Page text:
There’s probably not a restaurant built that couldn’t be enhanced by a waterside location.
Sea views are obviously the kings of hydrovista gastronomy (as I am now Christening it) and can be both breathtaking and somewhat romantic.
Rivers, too, provide a beautiful backdrop for a relaxing meal while watching life drift sedately pass.
But canals are sometimes overlooked.
In the case of The Boat Inn, the canal is specifically overlooked by a popular pub with a very good restaurant indeed.
Large first floor windows allow those lucky enough to get a seat alongside to look out on the walkers and narrowboats as they dine.
To me, in the hydrovista gastronomy league table, canals sit higher than rivers because of the level of human activity thereon.
Noboby passing the mixture of physics, engineering and ceremony of a canal vessel rising up or descending through a lock cannot have been at least tempted to spectate.
And people live on canals, which automatically makes them interesting, not least because, from narrowboat roofs, you can derive a satisfying level of insight into how the occupant spends his or her leisure time.
So The Boat Inn was already on to a winner.
But you’ll be wanting to know about the food...
A good sign was the thought put into the starters.
Among the options were melon with red wine sorbet; goats cheese with blueberry chutney; and mackerel flakes served with sour cream and sliced beetroot.
We went for the pork belly and pan-fried black pudding (£6.75), which were supremely tender and perfectly cooked respectively.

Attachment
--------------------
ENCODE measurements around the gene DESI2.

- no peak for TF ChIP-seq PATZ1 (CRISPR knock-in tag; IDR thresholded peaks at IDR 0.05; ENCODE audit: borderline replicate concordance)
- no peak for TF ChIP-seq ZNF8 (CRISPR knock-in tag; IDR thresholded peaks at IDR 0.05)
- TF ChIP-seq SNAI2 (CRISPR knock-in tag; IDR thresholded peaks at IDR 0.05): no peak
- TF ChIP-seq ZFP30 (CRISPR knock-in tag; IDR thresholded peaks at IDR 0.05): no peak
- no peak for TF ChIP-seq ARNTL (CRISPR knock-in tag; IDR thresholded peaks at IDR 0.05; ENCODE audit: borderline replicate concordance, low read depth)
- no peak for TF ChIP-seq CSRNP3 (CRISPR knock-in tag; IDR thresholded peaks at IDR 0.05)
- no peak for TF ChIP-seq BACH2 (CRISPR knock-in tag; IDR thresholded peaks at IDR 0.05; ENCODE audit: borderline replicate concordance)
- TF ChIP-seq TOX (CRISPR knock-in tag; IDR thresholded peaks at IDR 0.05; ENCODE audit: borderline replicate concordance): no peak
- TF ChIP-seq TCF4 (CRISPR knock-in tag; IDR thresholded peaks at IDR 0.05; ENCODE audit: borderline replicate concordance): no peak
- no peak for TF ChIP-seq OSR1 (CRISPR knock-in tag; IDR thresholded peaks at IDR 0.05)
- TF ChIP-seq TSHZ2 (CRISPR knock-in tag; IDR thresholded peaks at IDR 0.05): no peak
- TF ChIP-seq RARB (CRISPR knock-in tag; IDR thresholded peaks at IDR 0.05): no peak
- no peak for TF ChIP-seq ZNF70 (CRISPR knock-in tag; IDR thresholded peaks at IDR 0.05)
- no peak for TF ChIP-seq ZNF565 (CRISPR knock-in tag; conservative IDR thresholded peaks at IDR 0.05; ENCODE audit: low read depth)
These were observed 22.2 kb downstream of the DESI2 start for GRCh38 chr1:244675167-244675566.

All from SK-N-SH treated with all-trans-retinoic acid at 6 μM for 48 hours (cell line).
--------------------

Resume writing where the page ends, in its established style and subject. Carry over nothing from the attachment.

At the same time we also shared a texture-filled chicken liver pate with an extra-fruity chutney, served with a tasty soft, fresh bloomer instead of the usual toast or biscuits (£5.95).
Our main courses were from the wide choice of Sunday roasts, with very generous portions of veg and roast potatoes. The prevailing fashion, particularly in some pubs, is to offer a couple of choices to appear engagingly simple.
However we appreciated the options for a change and chose the grilled Gressingham duck breast, which was enhanced beautifully by a honey and ginger sauce (£17.95).
And continuing the ‘sweet meat’ theme, I had the succulent, tender rump of lamb, which was basted with herbs and covered in lip-smacking redcurrant and orange gravy (£16.95).
The food, therefore, could not be faulted.
In fact the only downside we could find was the parking.
We had been told over the phone we could park at the Navigation Inn, less than five minutes’ walk away.
However, The Navigation Inn car park had a large sign saying ‘patrons only’, leading to a nagging, although needless, worry about a towtruck arriving throughout the meal.
Aside from that the combination of a special view and delicious food make The Boat Inn a reliably satisfying choice.
VALUE: Pub-meal average
DISABLED ACCESS: Stairlift
PARKING: Very little on-site
COST OF OUR MEAL
FINAL TOTAL: £38.20
Nick’s star rating: 7/10